Estimated Taxes for 2021

Figuring Your Estimated Taxes for 2021

Estimated Taxes for 2021The first installment of estimated taxes for 2021 is due April 15, 2021. This deadline applies even though the due date for filing 2020 individual income tax returns has been extended. A previous blog addressed some aspects of estimated taxes—when to pay them and what they need to cover. The following are some special issues to consider for estimated taxes in 2021.

Who needs to pay

If you don’t get a paycheck from which to withhold your federal income taxes (or a spouse with a paycheck and who is willing to increase withholding to cover your share of taxes), you may need to pay estimated taxes four times a year. You can’t backload payments by not making early payments and bulking up later ones; payments must be made throughout the year. They can be adjusted if there are changes—up or down—in income, but not merely for your convenience or cash flow problems.

For 2021 estimated taxes, this is April 15, 2021, June 15, 2021, September 15, 2021, and January 18, 2022. You may need to make estimated tax payments if you are a:

  • Sole proprietor
  • Member of a limited liability company
  • Partner in a partnership
  • Gig worker for a platform

How to figure your quarterly payments

How can you know what to pay when you haven’t yet earned the income on which taxes are owed? That’s why it’s called estimated tax payments. You only have to come close to avoid underpayment penalties. There’s no penalty if you’re short by less than $1,000. And there’s no penalty if you meet either of the following safe harbors:

  • Pay 90% of the current year’s bill through estimated taxes. While the IRS lowered the threshold to 80% for 2018 (because of late-breaking changes in the Tax Cuts and Jobs Act), no similar reduction applies now.
  • Pay 100% of what your taxes were in 2020 (115% if your adjusted gross income in 2020 was at least $150,000, or $75,000 if married filing separately).

Figure estimated taxes on net income. This means you don’t include tax-free items but do factor in deductions and credits to which you are eligible. For example, tax-free income results from Paycheck Protection Plan loan forgiveness, Shuttered Venue Operators grants, and Restaurant Revitalization Fund grants to small and independent restaurants. Also, loan proceeds are not taxable income. Don’t overlook the qualified business income deduction for owners of pass-through entities.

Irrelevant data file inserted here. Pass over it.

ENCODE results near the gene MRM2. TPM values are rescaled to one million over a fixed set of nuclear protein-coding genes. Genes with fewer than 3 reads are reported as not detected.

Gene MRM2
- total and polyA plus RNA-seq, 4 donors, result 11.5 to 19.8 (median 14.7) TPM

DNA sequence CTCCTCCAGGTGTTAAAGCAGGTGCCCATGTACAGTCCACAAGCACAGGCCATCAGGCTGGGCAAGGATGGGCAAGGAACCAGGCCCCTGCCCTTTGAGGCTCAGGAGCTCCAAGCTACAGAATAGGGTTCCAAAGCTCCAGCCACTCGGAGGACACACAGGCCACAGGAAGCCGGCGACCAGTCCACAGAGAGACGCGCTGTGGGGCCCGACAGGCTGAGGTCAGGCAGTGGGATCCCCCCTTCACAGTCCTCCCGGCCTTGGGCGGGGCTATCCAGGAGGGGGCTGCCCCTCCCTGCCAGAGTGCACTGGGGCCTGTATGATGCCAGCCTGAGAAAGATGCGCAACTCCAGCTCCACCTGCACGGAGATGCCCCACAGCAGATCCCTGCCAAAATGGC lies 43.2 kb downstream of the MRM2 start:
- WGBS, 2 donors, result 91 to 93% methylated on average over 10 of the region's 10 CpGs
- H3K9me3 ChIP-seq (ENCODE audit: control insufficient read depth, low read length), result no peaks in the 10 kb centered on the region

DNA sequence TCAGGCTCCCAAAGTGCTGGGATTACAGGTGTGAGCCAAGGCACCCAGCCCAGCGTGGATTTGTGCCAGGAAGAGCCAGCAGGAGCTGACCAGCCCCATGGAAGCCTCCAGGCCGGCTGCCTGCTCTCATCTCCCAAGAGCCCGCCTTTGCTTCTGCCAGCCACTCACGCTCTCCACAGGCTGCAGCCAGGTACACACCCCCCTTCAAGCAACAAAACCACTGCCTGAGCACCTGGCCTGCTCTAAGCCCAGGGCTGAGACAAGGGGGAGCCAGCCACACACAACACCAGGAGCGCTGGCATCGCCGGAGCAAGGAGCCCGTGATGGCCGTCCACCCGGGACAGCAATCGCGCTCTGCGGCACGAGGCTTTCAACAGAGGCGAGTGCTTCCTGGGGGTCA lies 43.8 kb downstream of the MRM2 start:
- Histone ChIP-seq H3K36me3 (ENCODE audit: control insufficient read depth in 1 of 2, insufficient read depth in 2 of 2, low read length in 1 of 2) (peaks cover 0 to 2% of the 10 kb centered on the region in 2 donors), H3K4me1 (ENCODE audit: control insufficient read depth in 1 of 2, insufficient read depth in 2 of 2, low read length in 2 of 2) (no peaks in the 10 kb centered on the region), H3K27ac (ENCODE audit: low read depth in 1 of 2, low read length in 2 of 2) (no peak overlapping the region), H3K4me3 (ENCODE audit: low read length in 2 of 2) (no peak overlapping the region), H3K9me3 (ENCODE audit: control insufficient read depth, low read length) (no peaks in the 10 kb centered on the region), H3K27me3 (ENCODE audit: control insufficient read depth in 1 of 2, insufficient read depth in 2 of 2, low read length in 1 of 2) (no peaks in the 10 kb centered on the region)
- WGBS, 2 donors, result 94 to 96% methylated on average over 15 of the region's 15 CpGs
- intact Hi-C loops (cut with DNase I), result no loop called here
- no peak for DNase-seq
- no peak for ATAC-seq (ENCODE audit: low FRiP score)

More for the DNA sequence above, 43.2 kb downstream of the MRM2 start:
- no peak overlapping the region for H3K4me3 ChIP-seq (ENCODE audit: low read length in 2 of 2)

You can use an IRS estimated tax worksheet (look at page 7) to help figure your payments. Be sure to include, among other taxes:

  • Self-employment tax on net earnings from self-employment
  • Additional Medicare tax on earned income (wages and net earnings from self-employment)
  • Additional Medicare tax on net investment income (if you are a mere investor in the business)

Tips and strategies

Figuring and paying estimated taxes are a chore for many business owners. In doing this, here are some ideas to help:

  • Work with a tax professional to help you estimate your payments for 2021.
  • Find guidance on estimated tax payments in IRS Publication 505.
  • Pay estimated taxes through EFTPS.gov . You need to set up an account in advance. Then you can authorize bank transfers to the U.S. Treasury for estimated tax payments. Doing this does not provide government access to your bank account.
  • Manage cash flow for estimated taxes. Be sure to have cash reserves to pay what you owe. This could mean setting funds aside (perhaps in a separate bank account) or tapping into personal lines of credit (e.g., a home equity loan) to pay on time.
  • Review your choice of business entity. Going forward, you may be able to avoid the need to make estimated tax payments if you have a paycheck from which withholding can be made. This results if your business is incorporated, or if you are a limited liability company (LLC) and opt to be taxed as a corporation, usually with an S election (see instructions to Form 8832).

Final thought

Estimated taxes parallel the Goldilocks story. You don’t want to pay too much because this amounts to an interest-free loan to the government. And you don’t want to pay too little so that you incur interest and penalties. You want to get this “just right” or at least as close to this as possible.

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